The cumulative stats don't mean a whole lot. You play long enough and you can accumulate that. They're a nice compliment to a truly elite player like Emmitt Smith or Barry Sanders, but mean little on their own.

The what if scenario about Bettis is reasonable enough, but we had seven players rush for more than 1300 yards in 2001, and two that went above 1500. Even if you assume that Bettis would have kept up that pace (history says he wouldn't have) it's questionable if he would have been one of the All Pro picks.

Quote:
Furthermore, the situations that Bettis and Terrell Davis were in couldn't be much more different. Davis had a Hall-of-Fame QB (John Elway), a Hall-of-Fame TE (Shannon Sharpe), a Hall-of-Fame LT (Gary Zimmerman), an imminent Hall-of-Fame C (Tom Nalen) and two pretty good WRs (Rod Smith, Ed McCaffrey) with him on offense, and he played in a system that managed to make RBs like Olandis Gary, Mike Anderson and Rueben Droughns look good even without a superstar QB. On the other hand, Bettis had a Hall-of-Fame C (Dermontti Dawson) and an imminent Hall-of-Fame LG (Alan Faneca), but virtually nothing at the other skill positions on offense. As a result, he ran against a lot more stacked defensive fronts because opposing defenses didn't respect the passing game, and it's damn near impossible for a RB to maintain a high YPC when he's regularly facing at least eight in the box. Despite that, there was no RB more reliable at getting the tough yards than Bettis. Just ask Ray Lewis, Warren Sapp, Brian Urlacher, and any other defensive player he ever ran over.
If you watched any football, you'd know that EVERY running back was running against seven and eight man fronts in that area. The NFL then is not like it is now, and two deep safety looks were only really used as a base defense by the small handful of teams running the Tampa 2. Furthermore, the Broncos were always a run first team under Shanahan and even with the talent in the passing game that West Coast Offense did not throw deep passes that often, so they faced a lot of cover 1/3 looks with the strong safety in the box.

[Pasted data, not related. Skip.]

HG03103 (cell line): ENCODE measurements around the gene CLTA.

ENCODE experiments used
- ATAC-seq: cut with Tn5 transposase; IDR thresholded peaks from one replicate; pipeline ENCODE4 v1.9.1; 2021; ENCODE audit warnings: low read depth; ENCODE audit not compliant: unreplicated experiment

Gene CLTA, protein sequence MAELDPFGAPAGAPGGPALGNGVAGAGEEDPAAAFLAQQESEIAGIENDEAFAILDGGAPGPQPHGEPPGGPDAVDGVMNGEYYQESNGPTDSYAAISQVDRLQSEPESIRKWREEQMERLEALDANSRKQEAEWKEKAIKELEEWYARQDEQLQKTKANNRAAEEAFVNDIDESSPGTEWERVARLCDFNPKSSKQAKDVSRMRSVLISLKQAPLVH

Quote:
Every opposing defense's game plan was to try to shut Bettis down and make the crappy QBs he played with win the games with their arms. It only seemed to work reliably in the playoffs. It didn't often work in the regular season. And if people want to complain that he ran for "only" 91 TDs, then it's worth remembering that Kordell Stewart ran for 32 TDs between 1997 and 2001, so Bettis would have easily had at least 100 TD runs with a more traditional QB not stealing so many TDs on the ground. As for "compiling" statistics, compilers don't run for 10,876 yards in nine seasons, especially when they only play 136 out of 144 possible games. Bettis averaged 80.0 rushing yards per game in his first nine seasons, which is excellent. And he did that despite Rich Brooks foolishly trying to convert him to a FB in 1995. If not for that, it's likely that Bettis would have had nine consecutive seasons with at least 1,000 rushing yards.